American Legion Ross County Post 62
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Veterans History Project

There are 19 million war veterans living in the United States today, but every day we lose 1,500 of them. Motivated by a desire to honor our nation's war veterans for their service and to collect their stories and experiences while they are still among us, the United States Congress created the Veterans History Project. The authorizing legislation was signed into law on October 27, 2000.  

Public Law 106-380 calls upon the American Folklife Center at the Library of Congress to collect and preserve audio- and video-taped oral histories, along with documentary materials such as letters, diaries, maps, photographs, and home movies, of America's war veterans and those who served in support of them.

The Veterans History Project covers World War I, World War II, and the Korean, Vietnam, and Persian Gulf wars. It includes all participants in those wars--men and women, civilian and military. It documents the contributions of civilian volunteers, support staff, and war industry workers as well as the experiences of military personnel from all ranks and all branches of service--the Air Force, Army, Marine Corps, and Navy, as well as the U.S. Coast Guard and Merchant Marine.

Please Help Preserve the Nation's Memory

All Americans are encouraged to participate. By interviewing a veteran or war worker as part of the Veterans History Project, you honor those who served our nation during difficult and dangerous periods in our history. You are participating in a national project initiated by Congress to promote public learning and to encourage discussion across the generations about our nation's wartime activities. Interviewers might be veterans comparing their experiences with fellow veterans who fought in previous wars. They may be students talking with veterans and home front supporters within their local communities as part of school projects. Or they may be grandsons and granddaughters coaxing grandparents to share their memories of America at war.

Sharing stories and gathering reminiscences will have an immediate impact on both you and the narrators who participate in your interviews. Even if you should forget your tape recorder, video camera, or notebook, you and the men and women with whom you speak would not leave the interviews empty-handed. Veterans and war workers will take away a sense of pride in their contributions to America's war efforts. They will gain the satisfaction of knowing that they are passing on to you firsthand knowledge about the realities of war and the everyday acts of sacrifice and heroism that accompany it. You and others who conduct the interviews or who collect wartime letters, diaries, photographs, and other materials will also be enriched. You will leave with a better understanding of our nation's past and a newfound respect for the men and women who served their nation during wartime.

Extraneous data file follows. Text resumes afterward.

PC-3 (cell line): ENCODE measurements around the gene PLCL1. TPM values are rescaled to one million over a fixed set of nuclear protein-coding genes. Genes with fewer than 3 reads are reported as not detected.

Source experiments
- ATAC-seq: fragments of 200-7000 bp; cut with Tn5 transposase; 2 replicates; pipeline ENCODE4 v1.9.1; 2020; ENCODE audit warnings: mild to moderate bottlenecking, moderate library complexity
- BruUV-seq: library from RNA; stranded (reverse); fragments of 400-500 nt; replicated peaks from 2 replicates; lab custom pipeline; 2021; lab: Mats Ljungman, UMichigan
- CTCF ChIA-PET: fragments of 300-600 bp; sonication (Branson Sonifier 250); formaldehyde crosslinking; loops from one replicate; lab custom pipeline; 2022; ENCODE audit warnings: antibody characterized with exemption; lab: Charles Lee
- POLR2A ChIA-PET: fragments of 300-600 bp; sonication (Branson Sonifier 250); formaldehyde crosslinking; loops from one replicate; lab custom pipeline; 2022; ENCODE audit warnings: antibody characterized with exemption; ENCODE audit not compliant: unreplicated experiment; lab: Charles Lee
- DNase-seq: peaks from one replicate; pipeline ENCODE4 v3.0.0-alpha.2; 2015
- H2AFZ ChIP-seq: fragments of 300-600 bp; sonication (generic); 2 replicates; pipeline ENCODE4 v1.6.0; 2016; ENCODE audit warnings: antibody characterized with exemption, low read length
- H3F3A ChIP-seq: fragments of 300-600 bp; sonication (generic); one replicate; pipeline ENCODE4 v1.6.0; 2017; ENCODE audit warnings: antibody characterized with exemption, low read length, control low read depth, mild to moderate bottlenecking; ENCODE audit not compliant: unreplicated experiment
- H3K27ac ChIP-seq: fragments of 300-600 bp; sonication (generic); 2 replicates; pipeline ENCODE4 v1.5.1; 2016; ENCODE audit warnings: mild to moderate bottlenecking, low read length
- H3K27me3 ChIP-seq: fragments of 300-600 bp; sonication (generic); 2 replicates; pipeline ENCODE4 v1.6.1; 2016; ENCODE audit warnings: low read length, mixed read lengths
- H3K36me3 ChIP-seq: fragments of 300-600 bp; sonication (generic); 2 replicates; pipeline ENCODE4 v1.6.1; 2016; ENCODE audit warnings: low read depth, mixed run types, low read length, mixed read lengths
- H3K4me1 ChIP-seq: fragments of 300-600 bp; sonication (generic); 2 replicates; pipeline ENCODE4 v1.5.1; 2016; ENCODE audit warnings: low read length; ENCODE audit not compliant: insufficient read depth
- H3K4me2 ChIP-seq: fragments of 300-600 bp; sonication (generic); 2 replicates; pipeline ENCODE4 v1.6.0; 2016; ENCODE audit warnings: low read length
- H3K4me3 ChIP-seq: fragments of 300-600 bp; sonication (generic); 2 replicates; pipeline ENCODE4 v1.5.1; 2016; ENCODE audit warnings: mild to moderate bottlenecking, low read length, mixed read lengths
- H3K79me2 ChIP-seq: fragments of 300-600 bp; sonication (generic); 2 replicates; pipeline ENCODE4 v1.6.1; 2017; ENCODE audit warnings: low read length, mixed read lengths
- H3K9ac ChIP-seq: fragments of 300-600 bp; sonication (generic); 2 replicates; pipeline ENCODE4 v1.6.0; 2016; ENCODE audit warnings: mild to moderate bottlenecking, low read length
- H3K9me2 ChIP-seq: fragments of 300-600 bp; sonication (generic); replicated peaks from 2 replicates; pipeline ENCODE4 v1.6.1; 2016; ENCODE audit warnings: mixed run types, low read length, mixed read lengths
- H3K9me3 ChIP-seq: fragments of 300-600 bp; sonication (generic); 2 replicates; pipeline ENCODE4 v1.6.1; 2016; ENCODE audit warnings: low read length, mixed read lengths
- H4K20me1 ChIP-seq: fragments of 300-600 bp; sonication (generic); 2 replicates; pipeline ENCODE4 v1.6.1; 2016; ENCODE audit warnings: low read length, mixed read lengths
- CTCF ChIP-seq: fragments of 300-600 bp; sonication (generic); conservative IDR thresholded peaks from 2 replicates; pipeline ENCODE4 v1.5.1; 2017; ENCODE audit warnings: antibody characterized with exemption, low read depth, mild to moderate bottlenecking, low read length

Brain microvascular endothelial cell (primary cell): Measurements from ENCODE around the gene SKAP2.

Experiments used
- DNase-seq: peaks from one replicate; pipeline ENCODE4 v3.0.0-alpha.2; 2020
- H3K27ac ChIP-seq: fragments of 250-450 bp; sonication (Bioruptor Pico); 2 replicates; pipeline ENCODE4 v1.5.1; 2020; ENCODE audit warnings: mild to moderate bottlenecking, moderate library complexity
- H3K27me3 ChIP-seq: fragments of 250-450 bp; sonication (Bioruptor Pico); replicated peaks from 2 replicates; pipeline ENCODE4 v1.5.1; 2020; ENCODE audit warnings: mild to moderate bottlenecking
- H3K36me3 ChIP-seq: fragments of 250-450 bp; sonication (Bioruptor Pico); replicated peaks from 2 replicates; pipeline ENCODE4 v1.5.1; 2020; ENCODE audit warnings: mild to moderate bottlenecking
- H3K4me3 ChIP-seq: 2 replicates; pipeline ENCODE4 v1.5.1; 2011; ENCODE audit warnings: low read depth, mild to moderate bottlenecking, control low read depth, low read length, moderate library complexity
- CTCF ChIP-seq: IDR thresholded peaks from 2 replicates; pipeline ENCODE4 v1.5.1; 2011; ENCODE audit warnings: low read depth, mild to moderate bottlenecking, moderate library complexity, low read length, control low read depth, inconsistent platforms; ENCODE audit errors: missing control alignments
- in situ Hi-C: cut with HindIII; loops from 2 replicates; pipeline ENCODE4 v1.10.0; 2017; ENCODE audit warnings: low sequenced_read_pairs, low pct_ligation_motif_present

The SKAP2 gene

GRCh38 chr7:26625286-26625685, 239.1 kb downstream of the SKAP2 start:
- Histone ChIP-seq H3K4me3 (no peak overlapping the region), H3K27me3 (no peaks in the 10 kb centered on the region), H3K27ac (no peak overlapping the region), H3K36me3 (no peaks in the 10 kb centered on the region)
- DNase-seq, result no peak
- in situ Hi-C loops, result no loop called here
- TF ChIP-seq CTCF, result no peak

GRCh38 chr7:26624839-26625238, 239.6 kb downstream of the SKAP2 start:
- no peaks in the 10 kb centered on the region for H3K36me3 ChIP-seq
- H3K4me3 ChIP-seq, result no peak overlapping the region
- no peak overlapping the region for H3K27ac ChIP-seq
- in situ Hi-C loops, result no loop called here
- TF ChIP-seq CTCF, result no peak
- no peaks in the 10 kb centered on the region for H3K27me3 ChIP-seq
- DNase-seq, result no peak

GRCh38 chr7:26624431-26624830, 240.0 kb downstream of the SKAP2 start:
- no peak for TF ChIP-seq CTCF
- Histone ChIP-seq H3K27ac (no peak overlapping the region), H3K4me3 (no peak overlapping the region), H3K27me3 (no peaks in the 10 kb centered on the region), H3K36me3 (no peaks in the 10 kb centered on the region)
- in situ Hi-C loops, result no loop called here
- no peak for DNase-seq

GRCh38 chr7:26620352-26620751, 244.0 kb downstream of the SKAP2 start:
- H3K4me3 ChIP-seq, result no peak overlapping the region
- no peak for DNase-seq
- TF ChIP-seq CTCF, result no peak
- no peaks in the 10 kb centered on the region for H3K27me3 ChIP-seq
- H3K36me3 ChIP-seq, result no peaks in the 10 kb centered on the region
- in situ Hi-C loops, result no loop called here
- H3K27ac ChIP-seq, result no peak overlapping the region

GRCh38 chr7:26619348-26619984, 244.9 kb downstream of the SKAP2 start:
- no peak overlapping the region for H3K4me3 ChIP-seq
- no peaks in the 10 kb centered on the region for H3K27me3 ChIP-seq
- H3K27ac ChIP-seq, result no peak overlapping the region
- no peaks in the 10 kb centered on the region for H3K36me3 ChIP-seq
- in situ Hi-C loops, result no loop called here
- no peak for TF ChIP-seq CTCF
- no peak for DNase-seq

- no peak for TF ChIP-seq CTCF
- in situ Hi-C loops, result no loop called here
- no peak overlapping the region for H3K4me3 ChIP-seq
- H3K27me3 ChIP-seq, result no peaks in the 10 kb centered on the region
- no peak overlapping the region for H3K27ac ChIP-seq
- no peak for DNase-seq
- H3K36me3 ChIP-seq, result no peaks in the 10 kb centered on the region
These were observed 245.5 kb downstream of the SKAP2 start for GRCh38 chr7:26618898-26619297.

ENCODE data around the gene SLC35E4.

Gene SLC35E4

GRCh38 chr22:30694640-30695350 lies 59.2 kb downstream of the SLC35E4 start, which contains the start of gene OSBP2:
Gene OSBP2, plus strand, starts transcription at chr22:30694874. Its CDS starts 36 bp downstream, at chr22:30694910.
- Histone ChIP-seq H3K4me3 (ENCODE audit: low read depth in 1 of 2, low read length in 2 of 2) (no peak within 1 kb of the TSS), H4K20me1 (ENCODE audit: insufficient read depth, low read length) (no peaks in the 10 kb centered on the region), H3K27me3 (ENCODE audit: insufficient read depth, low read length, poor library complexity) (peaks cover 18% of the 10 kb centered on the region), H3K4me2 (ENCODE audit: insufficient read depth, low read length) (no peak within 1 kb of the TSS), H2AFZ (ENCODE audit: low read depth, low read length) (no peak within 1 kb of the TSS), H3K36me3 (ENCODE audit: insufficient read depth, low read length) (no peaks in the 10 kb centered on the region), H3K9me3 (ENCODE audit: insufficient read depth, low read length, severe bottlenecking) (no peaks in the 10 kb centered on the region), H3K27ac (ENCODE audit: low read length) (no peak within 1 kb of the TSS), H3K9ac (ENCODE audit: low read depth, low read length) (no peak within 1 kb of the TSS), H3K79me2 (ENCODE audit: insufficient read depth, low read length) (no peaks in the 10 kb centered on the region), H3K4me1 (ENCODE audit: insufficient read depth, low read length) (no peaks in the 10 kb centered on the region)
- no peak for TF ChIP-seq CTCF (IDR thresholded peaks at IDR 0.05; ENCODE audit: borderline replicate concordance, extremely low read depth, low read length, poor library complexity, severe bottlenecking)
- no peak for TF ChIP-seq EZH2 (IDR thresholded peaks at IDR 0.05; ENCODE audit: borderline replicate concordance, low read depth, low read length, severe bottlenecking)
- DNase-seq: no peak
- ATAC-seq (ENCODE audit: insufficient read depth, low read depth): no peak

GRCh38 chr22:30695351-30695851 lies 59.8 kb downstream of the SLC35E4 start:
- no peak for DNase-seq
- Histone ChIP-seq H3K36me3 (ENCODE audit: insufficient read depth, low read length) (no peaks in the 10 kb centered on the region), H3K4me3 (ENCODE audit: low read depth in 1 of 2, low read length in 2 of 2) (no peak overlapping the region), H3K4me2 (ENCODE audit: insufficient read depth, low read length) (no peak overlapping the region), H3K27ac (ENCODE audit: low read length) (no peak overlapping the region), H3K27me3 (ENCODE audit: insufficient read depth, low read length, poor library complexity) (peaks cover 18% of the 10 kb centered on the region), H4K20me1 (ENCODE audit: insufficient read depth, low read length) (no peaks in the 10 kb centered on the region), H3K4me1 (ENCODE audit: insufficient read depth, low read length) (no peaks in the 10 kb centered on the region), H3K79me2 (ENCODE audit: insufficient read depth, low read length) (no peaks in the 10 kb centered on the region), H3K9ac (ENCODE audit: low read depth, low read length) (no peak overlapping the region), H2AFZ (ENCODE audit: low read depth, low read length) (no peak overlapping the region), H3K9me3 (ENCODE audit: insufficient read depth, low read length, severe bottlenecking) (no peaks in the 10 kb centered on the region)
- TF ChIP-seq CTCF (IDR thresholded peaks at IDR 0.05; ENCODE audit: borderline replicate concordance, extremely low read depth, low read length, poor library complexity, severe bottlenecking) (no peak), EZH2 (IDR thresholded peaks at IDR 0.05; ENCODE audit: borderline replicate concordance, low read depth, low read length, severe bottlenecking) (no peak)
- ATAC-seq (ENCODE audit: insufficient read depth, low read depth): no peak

Post 62 member Bob Barnhart has been recognized by U.S. Congressman Bob Ney and Ohio Governor Bob Taft for creating a local partnership with the Library of Congress to collect interviews of veterans from this area.  Photos and biographies of veterans interviewed to date can be seen at http://www.chillicothe.med.va.gov/VHP-Pages/VHP-collection.html.

To find out more about this historic initiative, click here or send an email to Bob Barnhart at the Chillicothe VA Medical Center, or telephone 740-772-7080. 



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